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MIT research shows new magnetic state that could aid quantum computing

The 'quantum spin liquid' state could lead to new technologies, but not for years, a researcher said

By , IDG News Service
December 19, 2012 03:49 PM ET

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"There are issues that need to be improved in these qubits so you can have a quantum state that lasts a very long time without, essentially, decaying," Lee said. "This new type of state, with long-range entanglement, is very robust, or protected, against that," Lee said.

In addition to helping to reliably store data and do calculations in quantum computing, long-range entanglement might aid in communication technology, according to Lee. A QSL material might also be turned into a superconductor for efficient electrical transmission over power lines, Lee said.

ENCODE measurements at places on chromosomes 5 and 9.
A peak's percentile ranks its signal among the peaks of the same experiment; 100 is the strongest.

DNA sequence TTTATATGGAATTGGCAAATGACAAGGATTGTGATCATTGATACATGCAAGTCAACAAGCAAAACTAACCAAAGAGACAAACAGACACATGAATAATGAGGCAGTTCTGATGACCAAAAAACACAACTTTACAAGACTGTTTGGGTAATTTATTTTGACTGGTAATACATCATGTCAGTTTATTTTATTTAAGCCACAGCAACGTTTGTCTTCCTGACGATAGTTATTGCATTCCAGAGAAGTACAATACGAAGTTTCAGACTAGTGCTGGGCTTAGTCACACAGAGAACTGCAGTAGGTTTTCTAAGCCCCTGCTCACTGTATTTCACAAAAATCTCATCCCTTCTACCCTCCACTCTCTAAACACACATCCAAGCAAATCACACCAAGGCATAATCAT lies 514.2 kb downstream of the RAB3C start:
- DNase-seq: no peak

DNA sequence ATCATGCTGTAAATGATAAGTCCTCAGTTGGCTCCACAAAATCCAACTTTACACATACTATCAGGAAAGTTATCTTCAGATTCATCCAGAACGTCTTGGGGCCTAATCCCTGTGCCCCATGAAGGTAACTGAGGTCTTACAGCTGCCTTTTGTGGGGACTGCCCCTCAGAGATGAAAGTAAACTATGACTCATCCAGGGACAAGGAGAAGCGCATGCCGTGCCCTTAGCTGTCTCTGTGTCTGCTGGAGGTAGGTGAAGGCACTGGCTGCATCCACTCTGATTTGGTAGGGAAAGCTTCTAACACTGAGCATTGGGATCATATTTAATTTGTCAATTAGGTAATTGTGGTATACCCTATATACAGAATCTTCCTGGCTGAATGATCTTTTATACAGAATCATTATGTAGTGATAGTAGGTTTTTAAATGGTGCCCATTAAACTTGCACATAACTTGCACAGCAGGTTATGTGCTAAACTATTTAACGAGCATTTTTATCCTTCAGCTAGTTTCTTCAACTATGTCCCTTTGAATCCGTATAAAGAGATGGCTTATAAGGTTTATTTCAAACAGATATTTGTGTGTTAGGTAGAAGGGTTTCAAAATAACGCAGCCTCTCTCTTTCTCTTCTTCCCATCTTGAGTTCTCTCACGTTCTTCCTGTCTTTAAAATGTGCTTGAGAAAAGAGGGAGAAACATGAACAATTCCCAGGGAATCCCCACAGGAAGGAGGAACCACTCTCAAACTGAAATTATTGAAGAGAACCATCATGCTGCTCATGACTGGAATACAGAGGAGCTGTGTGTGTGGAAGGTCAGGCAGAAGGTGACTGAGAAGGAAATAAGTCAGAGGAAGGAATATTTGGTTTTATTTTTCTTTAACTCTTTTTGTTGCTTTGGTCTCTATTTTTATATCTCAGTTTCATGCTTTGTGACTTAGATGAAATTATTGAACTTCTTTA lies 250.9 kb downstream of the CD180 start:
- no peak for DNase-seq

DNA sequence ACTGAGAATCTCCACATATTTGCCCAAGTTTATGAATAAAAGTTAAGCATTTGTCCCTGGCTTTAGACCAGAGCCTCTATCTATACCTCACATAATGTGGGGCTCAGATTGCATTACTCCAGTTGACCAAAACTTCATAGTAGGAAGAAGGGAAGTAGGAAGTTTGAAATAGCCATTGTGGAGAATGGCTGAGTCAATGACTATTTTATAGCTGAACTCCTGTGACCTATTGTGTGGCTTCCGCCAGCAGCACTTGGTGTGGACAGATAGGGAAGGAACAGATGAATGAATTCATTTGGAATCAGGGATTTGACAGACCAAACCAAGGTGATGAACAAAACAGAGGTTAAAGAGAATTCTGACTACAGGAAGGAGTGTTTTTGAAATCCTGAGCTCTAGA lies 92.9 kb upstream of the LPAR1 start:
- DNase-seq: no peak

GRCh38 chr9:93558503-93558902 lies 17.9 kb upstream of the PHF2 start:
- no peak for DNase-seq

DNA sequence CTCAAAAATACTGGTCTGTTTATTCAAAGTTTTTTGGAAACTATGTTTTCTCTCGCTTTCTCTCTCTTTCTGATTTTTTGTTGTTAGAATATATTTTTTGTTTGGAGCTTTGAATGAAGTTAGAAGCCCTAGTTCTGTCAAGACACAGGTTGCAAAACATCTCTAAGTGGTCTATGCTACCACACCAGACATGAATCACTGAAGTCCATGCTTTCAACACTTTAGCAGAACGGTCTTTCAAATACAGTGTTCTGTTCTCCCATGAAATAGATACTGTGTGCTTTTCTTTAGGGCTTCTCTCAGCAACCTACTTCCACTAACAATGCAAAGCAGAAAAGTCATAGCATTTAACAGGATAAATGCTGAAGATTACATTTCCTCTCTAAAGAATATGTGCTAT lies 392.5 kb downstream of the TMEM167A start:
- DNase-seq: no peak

It's too soon to say how the challenges of building pure herbertsmithite crystals or cooling them down might translate into making quantum storage or other technologies.

"Once we understand a lot more of the basic physics, there could be some good ideas for the engineering aspects, but we're still very early into this research," Lee said. "It's many, many years away from becoming something that's in a technology that a consumer would use."

Stephen Lawson covers mobile, storage and networking technologies for The IDG News Service. Follow Stephen on Twitter at @sdlawsonmedia. Stephen's e-mail address is stephen_lawson@idg.com

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